International Stress Awareness Week Image

International Stress Awareness Week Begins

As we highlighted in our recent article, this week is International Stress Awareness Week which runs from the 5th November 2018 – 9th November 2018.

International Stress Awareness Week

International Stress Awareness Week also includes National Stress Awareness Day 2018, which will be held on the 7th November 2018. National Stress Awareness Day was launched back in 1999 by the International Stress Management Association (ISMA) (UK) to highlight the problem of stress, including in the workplace. In terms of the events taking place during this week to highlight the problems relating to stress, Carole Spiers, the Chair of ISMA (UK) states that “Stress Awareness Day 2017 was one of our most successful yet, with a number of new events, both live and online, all helping to spread our message…..As ISMA celebrates Stress Awareness Day’s 20th anniversary, we’re going to devote the whole week 5th – 9th November to reducing the taboo associated with stress and mental health. Our theme for 2018, Does Hi-Tech Cause Hi-Stress?, will look at two sides of technology: on the one hand, the stressful effects of the 24/7 lifestyle that technology has brought, and on the other, the positive contribution that technology can make, helping us manage our lives better. There is no doubt that technology impacts on all our lives, and it is appropriate that ISMA is involved in a debate about the positive and the adverse effects it can have, and how we can use technology to our advantage.

Report Highlights Financial Burden On Employees With Mental Health Problems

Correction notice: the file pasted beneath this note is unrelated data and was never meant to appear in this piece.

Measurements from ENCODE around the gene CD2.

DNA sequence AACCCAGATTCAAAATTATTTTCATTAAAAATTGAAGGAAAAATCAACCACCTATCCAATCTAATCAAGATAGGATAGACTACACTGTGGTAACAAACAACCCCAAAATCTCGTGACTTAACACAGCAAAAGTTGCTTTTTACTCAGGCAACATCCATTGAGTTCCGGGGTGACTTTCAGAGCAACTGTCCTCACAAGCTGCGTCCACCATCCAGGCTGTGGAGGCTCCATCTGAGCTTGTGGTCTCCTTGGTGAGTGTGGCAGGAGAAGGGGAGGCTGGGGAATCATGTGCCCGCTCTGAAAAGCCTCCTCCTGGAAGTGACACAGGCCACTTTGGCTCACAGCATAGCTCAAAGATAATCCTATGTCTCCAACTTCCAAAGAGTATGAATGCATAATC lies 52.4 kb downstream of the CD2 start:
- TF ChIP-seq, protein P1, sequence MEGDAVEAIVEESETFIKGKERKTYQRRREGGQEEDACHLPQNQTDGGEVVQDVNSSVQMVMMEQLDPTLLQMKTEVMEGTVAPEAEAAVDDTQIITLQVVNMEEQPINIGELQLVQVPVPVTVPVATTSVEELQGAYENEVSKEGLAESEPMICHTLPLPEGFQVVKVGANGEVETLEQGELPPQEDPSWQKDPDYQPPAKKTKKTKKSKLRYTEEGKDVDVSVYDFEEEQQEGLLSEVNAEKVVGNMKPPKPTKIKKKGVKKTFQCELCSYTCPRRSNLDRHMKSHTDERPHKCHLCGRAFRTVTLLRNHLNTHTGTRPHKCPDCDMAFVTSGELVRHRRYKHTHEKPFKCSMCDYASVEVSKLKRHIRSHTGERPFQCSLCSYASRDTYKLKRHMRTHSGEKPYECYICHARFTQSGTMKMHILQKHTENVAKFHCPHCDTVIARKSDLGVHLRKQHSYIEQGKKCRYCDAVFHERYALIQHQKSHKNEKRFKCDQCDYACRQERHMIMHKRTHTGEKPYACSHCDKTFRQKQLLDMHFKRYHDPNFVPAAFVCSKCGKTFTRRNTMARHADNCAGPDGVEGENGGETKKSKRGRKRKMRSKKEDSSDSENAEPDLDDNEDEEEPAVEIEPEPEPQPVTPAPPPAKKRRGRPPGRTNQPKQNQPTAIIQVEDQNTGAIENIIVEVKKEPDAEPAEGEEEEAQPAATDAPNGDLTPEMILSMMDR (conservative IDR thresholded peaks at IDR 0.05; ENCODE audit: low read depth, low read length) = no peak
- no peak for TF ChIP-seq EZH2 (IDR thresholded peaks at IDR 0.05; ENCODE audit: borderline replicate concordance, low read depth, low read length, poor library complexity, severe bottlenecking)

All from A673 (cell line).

As International Stress Awareness Week begins, a new report by the The Money and Mental Health Policy Institute (MMHPI) entitled “Too ill to work, too broke not to” highlights the financial burden upon employees with mental health problems of a long period of absence from work. The MMHPI also point out that these money worries are a major cause of presenteeism, as employees decide in their own minds that it is better to work whilst ill, than risk sustaining financial hardship through a prolonged absence. The MMHPI make the following recommendations in their report:-

  • Make sick pay, including statutory sick pay, more flexible to increase the scope for the employee to reduce their hours through part time sick leave and a phased return to work
  • Increase the “level of Employment Support Allowance (or the ‘limited capacity for work’ element of Universal Credit) paid during the 13 week ‘assessment’ period to the same amount as Statutory Sick Pay.”
  • Increase “access to income protection products, particularly for people who have pre-existing conditions.”

The director of the MMHPI, Helen Undy, states: “For thousands of people in the UK sick days are a luxury they just can’t afford. Many with mental health problems are finding themselves too ill to work, and too broke not to – choosing between causing harm to their mental health by working, or harm to their finances by taking time to recover. It’s a vicious cycle, ultimately forcing many out of the workplace entirely. We want to see the government and employers taking urgent steps to improve sick pay, access to benefits and other income protection so that a mental health diagnosis is not the first step out of the workforce.”

International Stress Awareness Week starts today, the 5th November 2018, with National Stress Awareness Day taking place on Wednesday 7th November 2018.

Posted in General Employment Law, occupational stress, workplace stress and tagged , , .